Andrew Massoneau

Knowing vs Acceptance, by Andrew Massoneau

Its been a little while since my last blog post. I’ve had plenty of ideas, but have found difficulty evolving them from mental concepts into words that convey my thoughts. I find I think a lot in a conceptual space where words are not needed to understand concepts and principles. However, that makes it hard for me to express myself because I had to translate my thoughts into concrete words. That is until humans become telepathic. This idea of concept vs concrete has some parallels to the intent of this writing.

I’ve been reading the “Dune” series by Frank Herbert and find it to be an excellent body of literature and learning. It shows the inner workings of the minds of the characters to portray the motives and insecurities of them. This is a quite an interesting way of storytelling, especially since he is writing about people that are considered heroes or even Gods by the populace. This reminds us that no matter the outward appearance or our notions of someone, they are still human beings. Many times people forget that not only can someone he a hero and a normal person, but in order to be a hero, you HAVE to be in touch with your humanity. That was actually an idea I did not plan on putting in this post, so bonus for you.

In his third installment of the “Dune” series, Herbert writes as a thought from a character and a Maxim of a religion that “To suspect your own mortality is to know the beginning of terror; to learn irrefutably that you are mortal is to know the end of terror.” This is a profound statement that I find is able to mirror many other facets of life than just mortality. To know something as words and a logical necessity of life is not the same as knowing and believing in the concept those words portray. Many people can quote sayings and teachings that are helpful and held as righteous by civilization, but can’t seem to live by them. This shows a disconnect in their mind between knowing the words and knowing the concept. Many even have to learn how to apply these notion one situation at a time. If they encounter a novel situation, they have yet to apply a notion of how they want to react and deal with it, they often react in opposition of how they wanted to. But if you truly think about how you want to be, understand the conceptualizations, and ingrain the ideas into your psyche, then when confronted with novel situations, you can react as you want to without a decision process.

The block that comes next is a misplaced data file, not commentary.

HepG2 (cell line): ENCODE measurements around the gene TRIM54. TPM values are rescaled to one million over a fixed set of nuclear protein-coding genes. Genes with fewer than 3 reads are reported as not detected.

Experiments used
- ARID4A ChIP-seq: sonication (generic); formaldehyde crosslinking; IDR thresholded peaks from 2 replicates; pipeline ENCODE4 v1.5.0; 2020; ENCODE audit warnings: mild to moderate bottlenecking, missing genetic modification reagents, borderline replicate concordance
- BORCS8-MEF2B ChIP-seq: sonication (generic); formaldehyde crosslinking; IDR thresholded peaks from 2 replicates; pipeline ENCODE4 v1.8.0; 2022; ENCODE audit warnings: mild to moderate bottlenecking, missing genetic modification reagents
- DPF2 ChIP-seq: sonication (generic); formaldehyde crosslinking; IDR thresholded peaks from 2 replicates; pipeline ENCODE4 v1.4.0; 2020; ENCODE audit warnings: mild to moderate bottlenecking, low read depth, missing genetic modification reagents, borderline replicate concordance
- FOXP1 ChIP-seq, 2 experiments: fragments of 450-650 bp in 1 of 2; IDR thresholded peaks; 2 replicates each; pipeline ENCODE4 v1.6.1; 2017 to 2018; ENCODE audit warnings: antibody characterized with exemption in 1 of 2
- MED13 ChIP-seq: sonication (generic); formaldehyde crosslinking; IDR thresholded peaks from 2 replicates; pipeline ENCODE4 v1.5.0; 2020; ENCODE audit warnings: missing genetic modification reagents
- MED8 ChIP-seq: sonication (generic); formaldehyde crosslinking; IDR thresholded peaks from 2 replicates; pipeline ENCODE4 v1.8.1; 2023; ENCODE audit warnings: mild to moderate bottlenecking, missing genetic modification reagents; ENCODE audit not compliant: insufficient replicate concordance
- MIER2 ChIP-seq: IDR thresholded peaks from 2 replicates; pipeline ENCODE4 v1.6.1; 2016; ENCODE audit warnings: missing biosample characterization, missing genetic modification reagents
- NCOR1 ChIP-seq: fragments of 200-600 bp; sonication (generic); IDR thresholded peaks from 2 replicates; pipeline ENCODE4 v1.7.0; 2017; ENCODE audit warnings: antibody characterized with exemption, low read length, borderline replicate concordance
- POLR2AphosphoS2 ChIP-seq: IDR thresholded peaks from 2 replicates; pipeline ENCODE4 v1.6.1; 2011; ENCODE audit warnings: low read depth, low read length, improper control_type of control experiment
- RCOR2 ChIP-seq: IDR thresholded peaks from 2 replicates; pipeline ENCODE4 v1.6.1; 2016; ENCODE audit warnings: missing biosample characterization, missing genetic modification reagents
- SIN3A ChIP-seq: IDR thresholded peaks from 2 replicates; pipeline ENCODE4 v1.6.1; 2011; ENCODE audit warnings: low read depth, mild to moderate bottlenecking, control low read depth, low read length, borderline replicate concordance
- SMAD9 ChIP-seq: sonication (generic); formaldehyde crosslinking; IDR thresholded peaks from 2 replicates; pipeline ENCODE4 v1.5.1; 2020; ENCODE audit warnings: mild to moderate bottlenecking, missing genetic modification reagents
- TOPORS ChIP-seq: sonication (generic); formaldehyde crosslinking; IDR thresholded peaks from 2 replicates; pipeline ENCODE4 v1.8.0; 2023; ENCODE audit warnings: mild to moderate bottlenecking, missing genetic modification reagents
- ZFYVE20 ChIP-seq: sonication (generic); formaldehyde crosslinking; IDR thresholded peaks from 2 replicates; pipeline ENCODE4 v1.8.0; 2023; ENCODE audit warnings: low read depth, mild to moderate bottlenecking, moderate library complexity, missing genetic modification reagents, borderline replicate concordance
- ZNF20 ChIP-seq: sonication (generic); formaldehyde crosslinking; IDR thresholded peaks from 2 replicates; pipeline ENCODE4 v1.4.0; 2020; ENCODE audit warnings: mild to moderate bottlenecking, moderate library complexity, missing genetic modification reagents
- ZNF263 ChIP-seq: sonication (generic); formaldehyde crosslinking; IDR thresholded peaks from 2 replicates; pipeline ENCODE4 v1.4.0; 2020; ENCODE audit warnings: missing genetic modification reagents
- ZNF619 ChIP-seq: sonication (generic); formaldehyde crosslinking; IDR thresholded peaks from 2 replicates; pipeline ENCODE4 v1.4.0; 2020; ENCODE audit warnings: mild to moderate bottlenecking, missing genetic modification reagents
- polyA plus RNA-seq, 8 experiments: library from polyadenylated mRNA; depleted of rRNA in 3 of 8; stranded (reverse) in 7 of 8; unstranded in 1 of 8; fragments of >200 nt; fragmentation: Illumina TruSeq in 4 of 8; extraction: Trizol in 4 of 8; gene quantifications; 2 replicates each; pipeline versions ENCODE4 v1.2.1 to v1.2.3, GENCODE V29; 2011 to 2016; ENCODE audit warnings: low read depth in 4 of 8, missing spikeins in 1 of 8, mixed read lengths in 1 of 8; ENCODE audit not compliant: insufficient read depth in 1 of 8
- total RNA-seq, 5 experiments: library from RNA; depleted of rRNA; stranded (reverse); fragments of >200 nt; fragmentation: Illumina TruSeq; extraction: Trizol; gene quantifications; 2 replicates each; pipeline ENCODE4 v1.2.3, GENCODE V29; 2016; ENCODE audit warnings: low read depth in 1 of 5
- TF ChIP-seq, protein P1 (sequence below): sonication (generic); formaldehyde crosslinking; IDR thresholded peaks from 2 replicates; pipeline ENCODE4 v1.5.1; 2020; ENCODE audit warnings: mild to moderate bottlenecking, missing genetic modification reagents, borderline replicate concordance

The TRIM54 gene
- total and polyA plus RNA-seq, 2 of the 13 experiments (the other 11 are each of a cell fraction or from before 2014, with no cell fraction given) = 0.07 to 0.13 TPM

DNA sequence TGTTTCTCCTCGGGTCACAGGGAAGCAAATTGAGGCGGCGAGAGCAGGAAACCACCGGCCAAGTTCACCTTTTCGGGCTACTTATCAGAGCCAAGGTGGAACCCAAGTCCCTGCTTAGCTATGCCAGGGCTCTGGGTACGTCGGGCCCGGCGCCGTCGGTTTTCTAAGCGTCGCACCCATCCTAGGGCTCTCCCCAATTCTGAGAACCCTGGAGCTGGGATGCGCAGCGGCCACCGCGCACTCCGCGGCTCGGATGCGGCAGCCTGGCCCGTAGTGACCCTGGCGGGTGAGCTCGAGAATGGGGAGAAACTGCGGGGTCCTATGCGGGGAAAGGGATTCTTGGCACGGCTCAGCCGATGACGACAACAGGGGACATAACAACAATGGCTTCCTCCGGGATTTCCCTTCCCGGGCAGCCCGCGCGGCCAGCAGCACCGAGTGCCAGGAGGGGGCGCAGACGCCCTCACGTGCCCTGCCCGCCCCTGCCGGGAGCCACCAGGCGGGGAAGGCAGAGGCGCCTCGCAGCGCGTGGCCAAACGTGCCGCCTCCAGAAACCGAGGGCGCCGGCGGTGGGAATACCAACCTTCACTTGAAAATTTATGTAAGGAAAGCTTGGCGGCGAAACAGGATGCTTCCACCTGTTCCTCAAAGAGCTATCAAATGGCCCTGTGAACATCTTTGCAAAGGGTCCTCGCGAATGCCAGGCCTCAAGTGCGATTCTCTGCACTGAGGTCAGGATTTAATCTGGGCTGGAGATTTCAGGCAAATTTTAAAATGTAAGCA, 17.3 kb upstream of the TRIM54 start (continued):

This is akin to knowing who you want to be, and actually becoming who you want to be. If you want to become someone different, or better, than who you are, it takes hard work, devotion and incremental changes. This goes back to an earlier post of mine titled “Perfection Rapes the Soul.” So I won’t dwell in this idea, but will move back to the idea of mortality.

It’s a fact of life that everything that has ever lived, has or will die. Yet many are still surprised when confronted with mortality. “Why me” and “Why now” are common thoughts and grievances from people surprised by mortality. If they truly understood and accepted it, then these questions would be philosophical musings instead of utterances of disdain. Don’t get me wrong. Dying sucks whether you’ve accepted it or not. But if you have accepted it, it won’t surprise you and it is easier to deal with. It has to be imminently more peacefully to accept death as opposed to disdaining and refusing to accept it. Of course none of this talk of dealing with death is coming from personal experience as I’m not on my death bed, nor have had a mortal scare. But that doesn’t change the validity of my words.

So just remember, heroes are human, and spend some time with introspection to ingrain who you want to be into yourself.

Andrew Massoneau
DOC #1915816

Categories: Andrew Massoneau

2 replies »

  1. Man. Good stuff. You are so right. Death comes. There’s nothing you can do about it. Accept it as early as you can to be able to live life to the fullest. I appreciate your words.

    Like

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